Village History

By Nick Swan
(History Master, Aldro School)

The Domesday Book of 1086 records Hurtmore and Peper Harow, both of which were small villages of about 20 – 30 people. Their values in 1086 were a lot lower than they were in 1066 and it seems likely that they were laid waste by the Normans when they burned Guildford on their march to London after defeating King Harold at the battle of Hastings. Shackleford at this time was simply woodland.

In the 1380s there was a William de Shackleford and so a small hamlet may have started by this time, but the first reference to a house of any size is in 1486 when the Godalming rental roll records a Richard Bydon owning Hall Place. We do not know exactly where this house was, but it was likely to have been on the same site as the present Aldro School. Before work began on the Centenary Building in 1998 a small piece of medieval pottery was found in a brief dig on this site, so the area seems to have been inhabited at this time.

What is now the village of Shackleford must have been all part of the estate of Hall Place. When this was sold in 1942 after the death of Sir Edgar Horne it covered 204 acres.

Most of the Bargate stone cottages were built in the mid-eighteenth century and therefore were probably built by Edward Garthwaite as cottages for his farm labourers. Some of the other houses may be older and Home Farm House in thThe Street is probably Tudor. In the 1960s a large chimney was knocked down there and a priest-hole was discovered. Does this indicate that the people of Shackleford were largely Catholic in the 16th and 17th centuries?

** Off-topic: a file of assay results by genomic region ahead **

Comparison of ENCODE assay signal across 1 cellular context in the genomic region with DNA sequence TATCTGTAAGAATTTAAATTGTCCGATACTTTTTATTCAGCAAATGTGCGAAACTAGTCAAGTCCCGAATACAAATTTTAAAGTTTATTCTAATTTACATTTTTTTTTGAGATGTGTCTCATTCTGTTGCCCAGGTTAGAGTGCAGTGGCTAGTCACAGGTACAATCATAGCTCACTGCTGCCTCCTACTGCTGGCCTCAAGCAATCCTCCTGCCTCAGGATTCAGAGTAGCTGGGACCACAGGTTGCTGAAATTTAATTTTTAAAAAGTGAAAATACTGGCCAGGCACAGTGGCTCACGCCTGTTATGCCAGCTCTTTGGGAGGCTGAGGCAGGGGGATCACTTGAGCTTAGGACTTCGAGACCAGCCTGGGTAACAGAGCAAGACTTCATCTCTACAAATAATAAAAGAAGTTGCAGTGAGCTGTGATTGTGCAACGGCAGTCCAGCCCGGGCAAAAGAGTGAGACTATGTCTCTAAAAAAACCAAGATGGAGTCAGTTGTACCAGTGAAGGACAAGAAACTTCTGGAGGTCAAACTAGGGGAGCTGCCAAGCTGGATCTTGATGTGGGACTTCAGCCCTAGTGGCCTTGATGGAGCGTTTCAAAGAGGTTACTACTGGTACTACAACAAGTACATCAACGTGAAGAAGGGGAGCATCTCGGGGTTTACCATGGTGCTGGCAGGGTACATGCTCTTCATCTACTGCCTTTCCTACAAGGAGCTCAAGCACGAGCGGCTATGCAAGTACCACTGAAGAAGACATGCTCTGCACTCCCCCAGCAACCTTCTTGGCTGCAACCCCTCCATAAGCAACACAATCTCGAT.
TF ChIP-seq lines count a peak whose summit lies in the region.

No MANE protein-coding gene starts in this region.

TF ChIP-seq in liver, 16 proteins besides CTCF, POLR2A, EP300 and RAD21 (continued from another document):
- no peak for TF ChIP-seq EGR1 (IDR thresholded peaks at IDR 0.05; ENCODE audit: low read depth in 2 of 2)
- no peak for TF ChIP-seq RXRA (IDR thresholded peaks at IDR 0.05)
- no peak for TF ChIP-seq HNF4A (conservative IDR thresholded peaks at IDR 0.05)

During the civil wars in the 1640s the Parliamentary army of 6,000 men at Farnham Castle under Sir William Waller billeted some men in the village, as they did in all the local area. There do seem to have been some Royalist sympathies in Shackleford because one villager was captured in Haslemere in the summer of 1642 when Captain Quennel’s rising was put down.

With the coming of the railway to Farncombe in 1849 and the extension of the line to Portsmouth in 1859 the whole of west Surrey began to change. The old coaching inns in the area died overnight and a new type of wealthy London businessman began to commute from the village to London. Soon the houses in Grenville Road were built to meet the needs of this new type of resident and the whole character of the region began to change. In 1865 St. Mary’s Church was built to cater for the religious needs of the Victorian age.

In 1942 Sir Edgar Horne’s estate was sold off and many people like the Stovolds of Cross Farm bought up the farms of which they were tenants and the Hill family who owned Aldro also acquired large amounts of property; but the days of the village being part of one large property were gone for ever.

Today the village is a very sought-after place to live and few who now live in Shackleford work in the village itself. It is a dormitory village for Godalming, Guildford and London.